Why not use the phrase “sex worker” instead of “prostitute”?

The phrase “sex worker” acknowledges that sex work is a form of labor. Prostitution, on the other hand, has criminal and immoral implications. Many people who offer sexual services prefer the label “sex worker” rather than “prostitute,” which contributes to their exclusion from health, legal, and social services.

Why do some people work in the sex industry?

To make a living, sex workers sell sexual services. The great majority of sex workers do sex work because it is their only viable option. Many sex workers are poor and needy, with few alternative possibilities for employment. Others believe that sex work pays more and provides more flexibility than other employment. Some people work in the sex industry to discover and express their sexuality.

Why shouldn’t sex labor be illegal?

Criminalizing sex work jeopardizes the health and safety of sex workers by driving it underground. Everything from criminalizing the sale and acquisition of sexual services to broad prohibitions on sex work management has been criminalized. Criminalization makes it more challenging for sex workers to negotiate terms with customers, collaborate for safety, and carry condoms without fear of being used as evidence of prostitution.

In many circumstances, sex workers describe excessive levels of violence and harassment at work, including from clients, employers, and police. Because sex workers are at risk of jail, further abuse, and revenge if they disclose rights violations, particularly by police, criminalization makes it harder for them to disclose rights abuses. This reinforces shame, violence, and impunity, endangering the health and safety of sex workers.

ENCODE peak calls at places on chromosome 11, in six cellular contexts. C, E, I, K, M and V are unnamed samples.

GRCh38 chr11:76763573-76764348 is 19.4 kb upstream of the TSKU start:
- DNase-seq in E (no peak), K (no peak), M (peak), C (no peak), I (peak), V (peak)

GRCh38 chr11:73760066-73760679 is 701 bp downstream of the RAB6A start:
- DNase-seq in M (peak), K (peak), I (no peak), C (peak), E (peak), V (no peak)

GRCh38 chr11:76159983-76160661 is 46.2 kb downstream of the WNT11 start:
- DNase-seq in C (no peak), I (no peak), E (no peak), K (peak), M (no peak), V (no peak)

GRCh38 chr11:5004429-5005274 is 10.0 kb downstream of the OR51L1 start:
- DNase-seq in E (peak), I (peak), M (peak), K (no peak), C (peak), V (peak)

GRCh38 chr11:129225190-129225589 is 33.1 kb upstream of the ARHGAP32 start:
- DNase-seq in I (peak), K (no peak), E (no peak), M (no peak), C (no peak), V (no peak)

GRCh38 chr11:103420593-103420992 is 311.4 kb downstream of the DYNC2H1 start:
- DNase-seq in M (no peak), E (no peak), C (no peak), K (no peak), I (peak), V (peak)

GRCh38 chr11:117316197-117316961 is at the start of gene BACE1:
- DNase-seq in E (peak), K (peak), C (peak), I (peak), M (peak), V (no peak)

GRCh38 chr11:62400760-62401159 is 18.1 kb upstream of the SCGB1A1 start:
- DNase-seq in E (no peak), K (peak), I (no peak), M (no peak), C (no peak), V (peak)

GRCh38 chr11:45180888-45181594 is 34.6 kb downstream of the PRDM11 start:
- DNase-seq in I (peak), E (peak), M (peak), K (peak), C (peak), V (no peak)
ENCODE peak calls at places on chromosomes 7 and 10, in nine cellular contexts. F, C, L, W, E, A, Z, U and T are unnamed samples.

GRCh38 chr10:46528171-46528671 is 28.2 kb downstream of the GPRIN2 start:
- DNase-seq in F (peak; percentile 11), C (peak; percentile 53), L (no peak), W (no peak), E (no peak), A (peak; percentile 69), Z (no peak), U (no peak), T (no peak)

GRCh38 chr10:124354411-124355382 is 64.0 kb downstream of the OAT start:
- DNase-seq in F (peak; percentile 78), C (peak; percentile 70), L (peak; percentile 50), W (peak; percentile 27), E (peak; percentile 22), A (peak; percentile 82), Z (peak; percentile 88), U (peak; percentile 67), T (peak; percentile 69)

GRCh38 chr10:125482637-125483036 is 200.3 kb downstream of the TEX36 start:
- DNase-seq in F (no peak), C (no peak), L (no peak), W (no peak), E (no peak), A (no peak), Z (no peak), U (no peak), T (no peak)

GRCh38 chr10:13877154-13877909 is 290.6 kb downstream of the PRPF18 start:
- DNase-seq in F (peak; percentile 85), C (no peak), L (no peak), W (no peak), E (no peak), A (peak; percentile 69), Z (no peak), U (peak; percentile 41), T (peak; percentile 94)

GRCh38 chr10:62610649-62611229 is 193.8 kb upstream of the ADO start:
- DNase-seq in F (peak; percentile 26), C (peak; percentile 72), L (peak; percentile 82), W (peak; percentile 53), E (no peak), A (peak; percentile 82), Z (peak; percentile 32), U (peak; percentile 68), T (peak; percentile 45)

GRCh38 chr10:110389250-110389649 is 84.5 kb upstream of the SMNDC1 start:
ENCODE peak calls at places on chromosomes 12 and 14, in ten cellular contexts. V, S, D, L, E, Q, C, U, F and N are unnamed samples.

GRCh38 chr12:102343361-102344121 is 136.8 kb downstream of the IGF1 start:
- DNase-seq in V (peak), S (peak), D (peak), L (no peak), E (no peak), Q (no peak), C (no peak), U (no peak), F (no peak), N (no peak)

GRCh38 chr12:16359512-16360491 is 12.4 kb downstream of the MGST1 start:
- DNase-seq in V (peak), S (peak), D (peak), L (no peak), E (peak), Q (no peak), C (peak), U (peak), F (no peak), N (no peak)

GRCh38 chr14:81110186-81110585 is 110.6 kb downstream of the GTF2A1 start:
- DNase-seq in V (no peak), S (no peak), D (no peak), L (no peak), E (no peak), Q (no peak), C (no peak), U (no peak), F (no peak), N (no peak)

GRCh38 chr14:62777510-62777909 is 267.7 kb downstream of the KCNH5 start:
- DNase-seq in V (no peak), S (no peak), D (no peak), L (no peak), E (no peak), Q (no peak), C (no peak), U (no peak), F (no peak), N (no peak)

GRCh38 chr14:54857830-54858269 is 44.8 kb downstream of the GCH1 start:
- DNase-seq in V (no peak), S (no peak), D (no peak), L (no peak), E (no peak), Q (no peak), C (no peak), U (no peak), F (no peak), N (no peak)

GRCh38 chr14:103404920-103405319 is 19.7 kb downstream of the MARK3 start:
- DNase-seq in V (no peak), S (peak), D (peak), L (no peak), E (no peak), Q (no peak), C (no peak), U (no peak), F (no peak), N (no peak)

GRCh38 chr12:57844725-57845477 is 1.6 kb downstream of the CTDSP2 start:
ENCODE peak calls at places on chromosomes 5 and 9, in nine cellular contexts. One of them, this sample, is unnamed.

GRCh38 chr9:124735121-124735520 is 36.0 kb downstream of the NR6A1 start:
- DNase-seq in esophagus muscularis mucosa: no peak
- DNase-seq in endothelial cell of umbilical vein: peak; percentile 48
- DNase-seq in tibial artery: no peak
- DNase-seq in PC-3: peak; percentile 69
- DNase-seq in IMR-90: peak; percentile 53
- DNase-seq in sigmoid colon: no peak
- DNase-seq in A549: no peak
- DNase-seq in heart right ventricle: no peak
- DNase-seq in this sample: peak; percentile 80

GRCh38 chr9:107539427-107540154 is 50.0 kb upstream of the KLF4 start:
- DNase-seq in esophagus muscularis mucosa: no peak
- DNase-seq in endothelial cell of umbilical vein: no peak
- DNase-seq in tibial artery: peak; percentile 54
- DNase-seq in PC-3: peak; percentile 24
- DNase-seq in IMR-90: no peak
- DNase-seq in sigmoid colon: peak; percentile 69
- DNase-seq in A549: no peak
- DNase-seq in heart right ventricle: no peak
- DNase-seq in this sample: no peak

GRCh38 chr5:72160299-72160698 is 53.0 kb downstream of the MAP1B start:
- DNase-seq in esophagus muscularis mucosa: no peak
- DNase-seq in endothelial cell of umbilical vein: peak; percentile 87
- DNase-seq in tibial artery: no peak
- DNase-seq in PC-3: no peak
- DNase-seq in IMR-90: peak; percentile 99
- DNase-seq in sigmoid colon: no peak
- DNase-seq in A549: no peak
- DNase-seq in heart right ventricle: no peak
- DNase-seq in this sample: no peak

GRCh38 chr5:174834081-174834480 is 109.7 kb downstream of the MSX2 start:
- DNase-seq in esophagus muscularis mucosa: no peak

What’s wrong with regulations that only apply to sex workers’ clients?

Many opponents of sex work recognize the costs that come with criminalizing sex workers and prefer a system that criminalizes customers and third parties, such as managers or brothel owners, but not sex workers. This type of criminalization, known as the “Swedish” or “Nordic” model, aims to reduce the demand for sex labor while portraying sex workers as victims rather than criminals.

This strategy creates a stigma against sex workers, resulting in discrimination in social services, housing, and health care. It also ignores the basic issue of criminalization, which drives sex work underground and pushes sex workers away from safety and services.

Client and third-party criminalization have failed to achieve its intended purpose of eliminating — or even decreasing — sex work. In France, for example, the purchase of sexual services was made illegal in 2016, and a study two years later found that it had a significant impact on sex workers, including a significant decline in living circumstances and increased susceptibility to violence.


Like other professions, sex workers experience a range of emotions regarding their jobs. Some sex workers despise their jobs, but it is their best or only alternative for survival. Some people are unconcerned about their jobs since they provide flexibility or a decent income. Some people enjoy their jobs and find them to be gratifying or enjoyable in general. Whatever sex workers believe about their jobs, they are entitled to occupational health and safety, and human rights.